California Man Confesses to Hiding Foreign Bank Account From IRS

March 7, 2013 — In 2006, the IRS established a Whistleblower Office to reward tipsters who provide the IRS with tax fraud information that leads to the government’s recovery of unpaid taxes and penalties. The Tax Relief and Health Care Act of 2006 authorizes a reward for IRS informants that ranges from 15 to 30 percent.

Fighting offshore tax evasion is one of the top priorities for IRS investigators. United States citizens and residents who have a foreign bank account worth more than $10,000 must disclose the account on their individual income tax returns and file a report with the U.S. Treasury.

Hiding Assets in Foreign Bank Accounts Can Result in Huge IRS Penalties

A California man has pleaded guilty to the intentional failure to notify the Internal Revenue Service about a Swiss bank account he controlled, the Justice Department has announced. Christopher B. Berg of Portola Valley, California began working in 1999 as a consultant. The following year he met with Beda Singenberger, a UBS vice president of banking in San Francisco, about establishing a UBS bank account in Switzerland as a tax shelter for some of Berg’s consulting income. From 2001 to 2005, Berg had $642,069 in consulting compensation wire-transferred to a UBS account in Switzerland. Berg used that money to purchase a car, to pay his Eurocard bills, and to obtain cash when he was in Europe. Berg did not tell his certified public accountant about the Swiss account and he did not disclose the income deposited to the account or the income generated by the account.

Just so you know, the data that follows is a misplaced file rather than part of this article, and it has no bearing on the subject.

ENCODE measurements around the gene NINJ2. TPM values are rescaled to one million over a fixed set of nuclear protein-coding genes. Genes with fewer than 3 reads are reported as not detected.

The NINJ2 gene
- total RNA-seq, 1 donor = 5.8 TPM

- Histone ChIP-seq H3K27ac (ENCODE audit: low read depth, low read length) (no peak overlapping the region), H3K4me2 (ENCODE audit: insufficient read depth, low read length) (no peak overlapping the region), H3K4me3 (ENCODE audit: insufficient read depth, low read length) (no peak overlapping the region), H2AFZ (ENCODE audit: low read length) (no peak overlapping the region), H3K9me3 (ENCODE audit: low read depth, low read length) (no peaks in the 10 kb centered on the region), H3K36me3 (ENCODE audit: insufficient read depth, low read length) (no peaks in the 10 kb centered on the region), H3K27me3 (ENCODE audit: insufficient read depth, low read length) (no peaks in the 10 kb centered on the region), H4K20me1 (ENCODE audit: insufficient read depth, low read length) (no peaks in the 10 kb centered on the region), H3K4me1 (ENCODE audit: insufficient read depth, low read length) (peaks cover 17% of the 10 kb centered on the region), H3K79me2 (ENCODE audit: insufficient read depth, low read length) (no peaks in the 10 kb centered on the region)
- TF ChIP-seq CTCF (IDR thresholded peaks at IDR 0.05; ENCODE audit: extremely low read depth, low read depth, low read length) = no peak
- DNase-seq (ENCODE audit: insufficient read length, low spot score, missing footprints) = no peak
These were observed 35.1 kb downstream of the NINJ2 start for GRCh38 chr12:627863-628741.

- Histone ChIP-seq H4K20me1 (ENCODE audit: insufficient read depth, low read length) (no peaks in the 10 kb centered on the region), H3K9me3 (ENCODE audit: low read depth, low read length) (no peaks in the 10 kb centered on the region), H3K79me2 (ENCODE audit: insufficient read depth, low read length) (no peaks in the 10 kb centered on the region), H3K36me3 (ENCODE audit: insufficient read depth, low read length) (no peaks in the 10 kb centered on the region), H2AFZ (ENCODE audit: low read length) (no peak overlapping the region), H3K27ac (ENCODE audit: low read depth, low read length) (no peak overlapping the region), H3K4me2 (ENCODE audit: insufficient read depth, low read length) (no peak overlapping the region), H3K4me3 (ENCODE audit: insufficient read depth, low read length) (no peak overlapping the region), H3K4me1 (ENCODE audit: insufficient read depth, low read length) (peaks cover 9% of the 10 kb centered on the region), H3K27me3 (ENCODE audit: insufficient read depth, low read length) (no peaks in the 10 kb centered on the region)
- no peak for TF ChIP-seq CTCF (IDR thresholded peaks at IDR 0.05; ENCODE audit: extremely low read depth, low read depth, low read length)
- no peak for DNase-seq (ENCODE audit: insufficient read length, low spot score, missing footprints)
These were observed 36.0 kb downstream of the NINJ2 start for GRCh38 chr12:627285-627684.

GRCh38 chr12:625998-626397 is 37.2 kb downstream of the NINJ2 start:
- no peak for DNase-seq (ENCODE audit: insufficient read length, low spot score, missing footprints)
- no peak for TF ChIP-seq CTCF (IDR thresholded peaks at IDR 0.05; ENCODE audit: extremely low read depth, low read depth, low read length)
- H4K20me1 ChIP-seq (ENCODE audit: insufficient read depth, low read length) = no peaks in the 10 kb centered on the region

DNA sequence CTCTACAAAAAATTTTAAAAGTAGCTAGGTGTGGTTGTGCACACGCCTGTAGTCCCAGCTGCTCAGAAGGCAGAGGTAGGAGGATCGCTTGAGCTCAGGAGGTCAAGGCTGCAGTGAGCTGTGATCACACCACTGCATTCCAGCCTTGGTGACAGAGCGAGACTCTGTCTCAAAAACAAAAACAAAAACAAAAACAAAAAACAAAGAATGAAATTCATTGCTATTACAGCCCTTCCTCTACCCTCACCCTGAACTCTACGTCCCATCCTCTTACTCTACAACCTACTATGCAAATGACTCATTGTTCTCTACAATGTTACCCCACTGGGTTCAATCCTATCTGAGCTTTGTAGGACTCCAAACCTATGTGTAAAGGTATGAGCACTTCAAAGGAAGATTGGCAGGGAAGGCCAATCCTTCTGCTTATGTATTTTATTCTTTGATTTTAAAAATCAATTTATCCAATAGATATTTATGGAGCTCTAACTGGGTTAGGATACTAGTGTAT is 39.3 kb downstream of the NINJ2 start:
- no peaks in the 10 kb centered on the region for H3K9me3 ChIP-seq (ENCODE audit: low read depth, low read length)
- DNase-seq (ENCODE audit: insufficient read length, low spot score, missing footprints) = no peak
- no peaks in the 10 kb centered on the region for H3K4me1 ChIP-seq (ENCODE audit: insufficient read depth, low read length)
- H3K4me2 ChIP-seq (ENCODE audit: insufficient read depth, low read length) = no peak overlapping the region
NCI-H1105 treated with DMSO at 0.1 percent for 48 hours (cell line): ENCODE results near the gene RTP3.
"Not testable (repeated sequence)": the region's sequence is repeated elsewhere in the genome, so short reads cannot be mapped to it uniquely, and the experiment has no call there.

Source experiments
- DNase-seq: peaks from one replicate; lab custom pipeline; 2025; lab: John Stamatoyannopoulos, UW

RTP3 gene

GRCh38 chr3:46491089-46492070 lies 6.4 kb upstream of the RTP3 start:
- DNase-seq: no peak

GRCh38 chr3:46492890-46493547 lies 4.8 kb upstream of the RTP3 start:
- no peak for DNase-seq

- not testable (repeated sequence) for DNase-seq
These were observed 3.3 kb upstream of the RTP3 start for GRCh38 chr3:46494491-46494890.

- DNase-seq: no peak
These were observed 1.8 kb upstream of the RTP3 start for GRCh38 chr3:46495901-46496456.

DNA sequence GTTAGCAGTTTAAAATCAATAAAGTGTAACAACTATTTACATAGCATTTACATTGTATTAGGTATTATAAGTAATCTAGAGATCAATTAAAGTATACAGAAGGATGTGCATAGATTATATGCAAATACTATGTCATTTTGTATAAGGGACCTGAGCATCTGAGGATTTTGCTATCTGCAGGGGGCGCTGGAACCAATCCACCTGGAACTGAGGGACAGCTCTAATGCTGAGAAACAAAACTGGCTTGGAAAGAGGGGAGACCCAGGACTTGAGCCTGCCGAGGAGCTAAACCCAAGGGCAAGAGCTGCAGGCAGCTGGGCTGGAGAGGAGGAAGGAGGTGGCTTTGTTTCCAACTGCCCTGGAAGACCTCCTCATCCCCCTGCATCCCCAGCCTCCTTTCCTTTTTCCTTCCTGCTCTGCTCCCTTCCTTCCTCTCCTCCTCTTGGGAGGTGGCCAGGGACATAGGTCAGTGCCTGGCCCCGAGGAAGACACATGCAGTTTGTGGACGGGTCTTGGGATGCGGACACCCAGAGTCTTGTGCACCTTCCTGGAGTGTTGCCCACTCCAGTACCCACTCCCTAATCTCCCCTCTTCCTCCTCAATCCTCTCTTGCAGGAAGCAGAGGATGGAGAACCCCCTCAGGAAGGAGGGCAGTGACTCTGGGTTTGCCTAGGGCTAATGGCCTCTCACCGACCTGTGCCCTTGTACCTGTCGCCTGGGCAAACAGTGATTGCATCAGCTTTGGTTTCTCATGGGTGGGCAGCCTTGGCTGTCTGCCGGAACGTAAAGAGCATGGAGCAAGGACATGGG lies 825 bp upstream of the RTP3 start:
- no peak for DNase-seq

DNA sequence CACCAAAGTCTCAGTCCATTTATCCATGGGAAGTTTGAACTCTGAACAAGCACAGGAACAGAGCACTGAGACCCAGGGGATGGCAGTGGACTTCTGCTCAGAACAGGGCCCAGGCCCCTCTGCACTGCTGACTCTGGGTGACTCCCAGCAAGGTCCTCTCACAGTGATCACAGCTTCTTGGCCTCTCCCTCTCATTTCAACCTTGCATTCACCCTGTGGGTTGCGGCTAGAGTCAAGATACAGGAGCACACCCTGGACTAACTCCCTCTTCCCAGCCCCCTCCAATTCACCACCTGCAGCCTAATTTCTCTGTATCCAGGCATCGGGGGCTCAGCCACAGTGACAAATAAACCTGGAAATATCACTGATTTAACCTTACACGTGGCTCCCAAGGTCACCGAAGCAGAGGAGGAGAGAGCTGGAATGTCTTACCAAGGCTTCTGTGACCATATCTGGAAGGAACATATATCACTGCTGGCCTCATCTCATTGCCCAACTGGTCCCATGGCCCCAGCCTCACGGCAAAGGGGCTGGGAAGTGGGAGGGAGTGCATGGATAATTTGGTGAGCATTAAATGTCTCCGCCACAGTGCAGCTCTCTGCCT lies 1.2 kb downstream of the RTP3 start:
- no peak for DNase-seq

The tax liability incurred in connection with the Swiss account is $270,757. At sentencing, Berg could receive as much as five years in prison along with a $250,000 fine.

Waters & Kraus: Representing Tax Fraud Whistleblowers

When IRS fraud involves an individual person, the Tax Relief and Health Care Act of 2006 allows whistleblower rewards only in cases where the offender’s gross income exceeds $200,000 for each taxable year involved and second, the IRS receives more than $2 million for tax, penalties and interest. But if a corporation engages in tax fraud, the statute permits rewards for government collaborators regardless of the amount recovered by the IRS.

When corporations are found to have defrauded the IRS, insider accounting personnel are frequently the ones to have blown the whistle. Informants in IRS tax fraud cases should learn their legal rights before approaching the government. Located in the firm’s offices in Texas, California and Maryland, the whistleblower lawyers with Waters & Kraus protect the interests of government collaborators. To find out more about our IRS tax fraud practice, email us or call our whistleblower attorneys at 800.226.9880.

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